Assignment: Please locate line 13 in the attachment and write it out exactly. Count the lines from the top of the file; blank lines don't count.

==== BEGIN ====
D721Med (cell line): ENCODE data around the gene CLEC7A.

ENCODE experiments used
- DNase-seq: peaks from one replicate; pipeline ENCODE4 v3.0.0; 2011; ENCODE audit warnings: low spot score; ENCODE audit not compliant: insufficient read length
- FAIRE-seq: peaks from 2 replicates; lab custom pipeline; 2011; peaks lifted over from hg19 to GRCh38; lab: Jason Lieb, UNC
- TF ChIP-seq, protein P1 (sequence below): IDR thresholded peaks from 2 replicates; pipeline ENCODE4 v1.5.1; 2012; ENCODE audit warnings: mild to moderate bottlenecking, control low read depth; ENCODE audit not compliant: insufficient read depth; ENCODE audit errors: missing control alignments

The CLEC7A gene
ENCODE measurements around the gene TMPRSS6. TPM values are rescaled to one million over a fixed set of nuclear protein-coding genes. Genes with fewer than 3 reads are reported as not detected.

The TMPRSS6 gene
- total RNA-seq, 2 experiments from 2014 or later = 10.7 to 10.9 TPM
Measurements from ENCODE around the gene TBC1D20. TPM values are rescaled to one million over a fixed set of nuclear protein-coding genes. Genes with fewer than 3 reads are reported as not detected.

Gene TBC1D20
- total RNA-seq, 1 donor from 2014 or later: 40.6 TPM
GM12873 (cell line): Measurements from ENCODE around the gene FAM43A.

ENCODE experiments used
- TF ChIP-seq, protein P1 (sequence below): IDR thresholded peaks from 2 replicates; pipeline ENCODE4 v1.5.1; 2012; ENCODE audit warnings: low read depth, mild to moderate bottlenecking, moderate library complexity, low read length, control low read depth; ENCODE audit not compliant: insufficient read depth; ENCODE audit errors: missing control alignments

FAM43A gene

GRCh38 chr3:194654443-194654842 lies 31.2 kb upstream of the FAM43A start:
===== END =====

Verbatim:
GM12873 (cell line): Measurements from ENCODE around the gene FAM43A.